“In recent weeks, we have become increasingly concerned at the continued leaks regarding sensitive intelligence programs and activities including specific details of sources and methods,” said a joint statement released by the top members of the Senate Intelligence Committee and the House Select Committee on Intelligence.
“The accelerating pace of such disclosures, the sensitivity of the matters in question, and the harm caused to our national security interests is alarming and unacceptable,” said the statement from Sens. Dianne Feinstein, D-Calif., and Saxby Chambliss, R-Ga. — the chair and ranking Republican on the Senate Intelligence Committee — and Reps. Mike Rogers, R-Mich., and C.A. “Dutch” Ruppersberger, D-Md. – the chair and ranking Democrat on the House Intelligence Committee.
“These disclosures have seriously interfered with ongoing intelligence programs and have put at jeopardy our intelligence capability to act in the future. Each disclosure puts American lives at risk, makes it more difficult to recruit assets, strains the trust of our partners, and threatens imminent and irreparable damage to our national security in the face of urgent and rapidly adapting threats worldwide.”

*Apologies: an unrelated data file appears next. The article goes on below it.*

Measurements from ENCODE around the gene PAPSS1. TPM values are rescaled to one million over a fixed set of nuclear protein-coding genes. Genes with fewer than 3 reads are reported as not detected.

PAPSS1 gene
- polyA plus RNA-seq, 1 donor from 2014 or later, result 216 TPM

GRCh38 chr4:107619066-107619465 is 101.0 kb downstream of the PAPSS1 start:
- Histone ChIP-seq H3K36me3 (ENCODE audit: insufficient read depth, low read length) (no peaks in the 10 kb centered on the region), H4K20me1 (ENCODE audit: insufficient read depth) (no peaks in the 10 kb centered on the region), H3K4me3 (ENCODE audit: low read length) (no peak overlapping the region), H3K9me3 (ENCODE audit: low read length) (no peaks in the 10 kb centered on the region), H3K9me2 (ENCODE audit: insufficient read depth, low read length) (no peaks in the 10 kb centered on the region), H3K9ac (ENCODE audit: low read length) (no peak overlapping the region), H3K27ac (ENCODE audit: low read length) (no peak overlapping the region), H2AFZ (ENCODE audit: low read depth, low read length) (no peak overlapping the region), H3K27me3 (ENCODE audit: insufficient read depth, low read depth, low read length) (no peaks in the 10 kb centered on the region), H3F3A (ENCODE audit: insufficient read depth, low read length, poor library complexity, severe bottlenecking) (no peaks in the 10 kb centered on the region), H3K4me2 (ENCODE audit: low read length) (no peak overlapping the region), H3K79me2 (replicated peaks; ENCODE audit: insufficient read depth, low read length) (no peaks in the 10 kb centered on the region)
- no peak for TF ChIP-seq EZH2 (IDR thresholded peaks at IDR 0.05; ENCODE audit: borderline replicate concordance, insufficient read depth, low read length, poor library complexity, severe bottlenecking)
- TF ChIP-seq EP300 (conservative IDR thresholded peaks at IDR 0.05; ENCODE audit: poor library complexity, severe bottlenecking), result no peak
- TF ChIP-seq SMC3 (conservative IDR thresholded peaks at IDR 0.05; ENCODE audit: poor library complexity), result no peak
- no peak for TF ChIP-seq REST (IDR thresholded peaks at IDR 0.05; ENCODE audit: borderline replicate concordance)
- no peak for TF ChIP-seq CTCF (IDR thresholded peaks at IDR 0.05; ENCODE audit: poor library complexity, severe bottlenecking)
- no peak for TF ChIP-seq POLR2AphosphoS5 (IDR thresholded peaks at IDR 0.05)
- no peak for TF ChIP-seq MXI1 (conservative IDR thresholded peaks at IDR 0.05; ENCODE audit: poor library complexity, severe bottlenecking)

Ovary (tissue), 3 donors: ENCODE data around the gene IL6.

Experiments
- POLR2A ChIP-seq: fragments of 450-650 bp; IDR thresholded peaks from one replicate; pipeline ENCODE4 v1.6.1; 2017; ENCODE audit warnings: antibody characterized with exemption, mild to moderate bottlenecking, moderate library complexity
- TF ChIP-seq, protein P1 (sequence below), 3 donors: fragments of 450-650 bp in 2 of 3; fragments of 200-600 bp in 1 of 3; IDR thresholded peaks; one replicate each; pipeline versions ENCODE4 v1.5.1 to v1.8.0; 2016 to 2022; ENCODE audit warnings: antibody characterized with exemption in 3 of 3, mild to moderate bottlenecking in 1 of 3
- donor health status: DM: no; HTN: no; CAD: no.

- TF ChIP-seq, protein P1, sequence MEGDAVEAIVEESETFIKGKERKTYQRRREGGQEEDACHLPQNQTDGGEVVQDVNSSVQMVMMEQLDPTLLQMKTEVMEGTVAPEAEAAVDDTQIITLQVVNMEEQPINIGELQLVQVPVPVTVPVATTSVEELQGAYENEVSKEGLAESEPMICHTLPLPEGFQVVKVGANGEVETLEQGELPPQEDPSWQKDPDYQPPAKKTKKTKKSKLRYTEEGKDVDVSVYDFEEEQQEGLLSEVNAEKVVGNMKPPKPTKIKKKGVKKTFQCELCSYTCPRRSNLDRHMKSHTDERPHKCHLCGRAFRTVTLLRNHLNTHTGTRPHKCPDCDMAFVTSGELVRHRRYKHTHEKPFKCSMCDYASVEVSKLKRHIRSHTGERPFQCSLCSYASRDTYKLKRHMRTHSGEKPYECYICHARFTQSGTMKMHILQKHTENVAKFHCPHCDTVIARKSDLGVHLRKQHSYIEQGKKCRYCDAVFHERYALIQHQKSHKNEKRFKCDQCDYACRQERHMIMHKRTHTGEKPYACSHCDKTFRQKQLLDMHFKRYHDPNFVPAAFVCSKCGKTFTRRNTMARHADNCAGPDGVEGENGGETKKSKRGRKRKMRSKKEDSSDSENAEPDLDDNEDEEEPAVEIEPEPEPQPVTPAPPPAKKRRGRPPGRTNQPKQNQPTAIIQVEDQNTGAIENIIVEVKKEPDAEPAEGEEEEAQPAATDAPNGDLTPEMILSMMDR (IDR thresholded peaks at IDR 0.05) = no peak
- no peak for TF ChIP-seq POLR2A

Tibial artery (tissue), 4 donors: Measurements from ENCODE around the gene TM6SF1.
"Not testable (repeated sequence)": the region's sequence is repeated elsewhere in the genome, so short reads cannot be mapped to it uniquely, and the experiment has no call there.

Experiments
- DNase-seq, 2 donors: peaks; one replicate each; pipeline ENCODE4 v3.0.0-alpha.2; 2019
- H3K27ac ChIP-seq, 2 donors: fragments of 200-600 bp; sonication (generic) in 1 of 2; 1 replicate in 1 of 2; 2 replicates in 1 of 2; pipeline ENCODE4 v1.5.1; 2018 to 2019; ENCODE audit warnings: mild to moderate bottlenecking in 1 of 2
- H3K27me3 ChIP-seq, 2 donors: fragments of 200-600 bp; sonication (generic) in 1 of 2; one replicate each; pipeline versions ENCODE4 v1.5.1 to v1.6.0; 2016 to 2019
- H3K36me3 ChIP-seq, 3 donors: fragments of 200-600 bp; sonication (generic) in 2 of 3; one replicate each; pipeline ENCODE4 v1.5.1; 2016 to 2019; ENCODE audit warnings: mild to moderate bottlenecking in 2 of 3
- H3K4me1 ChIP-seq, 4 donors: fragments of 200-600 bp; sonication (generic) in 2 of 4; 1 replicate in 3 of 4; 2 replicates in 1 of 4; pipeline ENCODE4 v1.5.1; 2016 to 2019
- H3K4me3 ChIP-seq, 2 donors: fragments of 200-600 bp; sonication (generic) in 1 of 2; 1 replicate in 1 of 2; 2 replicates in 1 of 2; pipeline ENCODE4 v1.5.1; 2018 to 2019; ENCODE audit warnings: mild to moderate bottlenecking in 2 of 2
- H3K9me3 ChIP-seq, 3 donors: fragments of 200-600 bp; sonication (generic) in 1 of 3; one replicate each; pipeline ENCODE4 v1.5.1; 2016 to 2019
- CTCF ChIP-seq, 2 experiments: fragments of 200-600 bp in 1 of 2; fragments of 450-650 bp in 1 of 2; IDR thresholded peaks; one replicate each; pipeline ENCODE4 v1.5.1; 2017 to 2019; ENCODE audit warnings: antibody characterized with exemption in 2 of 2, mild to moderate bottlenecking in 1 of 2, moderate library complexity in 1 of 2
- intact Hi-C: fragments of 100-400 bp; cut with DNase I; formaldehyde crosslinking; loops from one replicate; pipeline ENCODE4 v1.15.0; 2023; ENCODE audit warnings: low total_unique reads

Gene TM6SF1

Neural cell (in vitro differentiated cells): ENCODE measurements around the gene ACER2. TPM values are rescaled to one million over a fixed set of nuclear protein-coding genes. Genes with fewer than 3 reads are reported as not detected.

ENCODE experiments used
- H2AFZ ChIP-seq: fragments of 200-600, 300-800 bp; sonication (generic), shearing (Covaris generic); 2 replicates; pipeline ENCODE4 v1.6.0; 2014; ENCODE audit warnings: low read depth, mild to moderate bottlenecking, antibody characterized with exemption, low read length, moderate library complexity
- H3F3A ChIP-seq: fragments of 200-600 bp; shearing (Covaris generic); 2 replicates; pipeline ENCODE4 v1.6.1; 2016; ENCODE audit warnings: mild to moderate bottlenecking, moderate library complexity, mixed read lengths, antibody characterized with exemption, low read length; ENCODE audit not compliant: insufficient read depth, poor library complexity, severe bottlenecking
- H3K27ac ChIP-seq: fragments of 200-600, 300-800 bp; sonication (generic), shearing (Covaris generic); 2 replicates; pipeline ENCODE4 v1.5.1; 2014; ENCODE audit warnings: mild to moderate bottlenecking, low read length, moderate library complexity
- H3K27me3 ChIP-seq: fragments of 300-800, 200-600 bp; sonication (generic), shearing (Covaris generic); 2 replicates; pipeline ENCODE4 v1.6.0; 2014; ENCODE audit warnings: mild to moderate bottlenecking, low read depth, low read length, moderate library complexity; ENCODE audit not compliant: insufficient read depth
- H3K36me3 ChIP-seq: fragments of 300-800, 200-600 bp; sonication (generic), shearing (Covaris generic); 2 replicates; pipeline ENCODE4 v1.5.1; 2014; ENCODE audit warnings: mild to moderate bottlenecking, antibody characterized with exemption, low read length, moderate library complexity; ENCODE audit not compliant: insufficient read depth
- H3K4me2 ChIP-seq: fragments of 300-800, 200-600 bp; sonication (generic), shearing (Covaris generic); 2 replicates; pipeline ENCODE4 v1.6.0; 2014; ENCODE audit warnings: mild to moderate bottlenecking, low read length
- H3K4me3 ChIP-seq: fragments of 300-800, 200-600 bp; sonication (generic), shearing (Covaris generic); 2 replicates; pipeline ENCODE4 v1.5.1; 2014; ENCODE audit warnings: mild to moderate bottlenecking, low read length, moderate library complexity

Republican Rep. Peter King of New York, chairman of the House Homeland Security Committee, told the New York Post that the leaking of vital secrets reflects an “amateur hour” style of management at the White House.
“It’s a pattern that goes back two years, starting with the Times Square bomber, where somebody in the federal government, probably the FBI, leaked his name before he was captured,” he said.
Read more on Newsmax.com: Pattern of White House Leaks Threatens Nation’s Security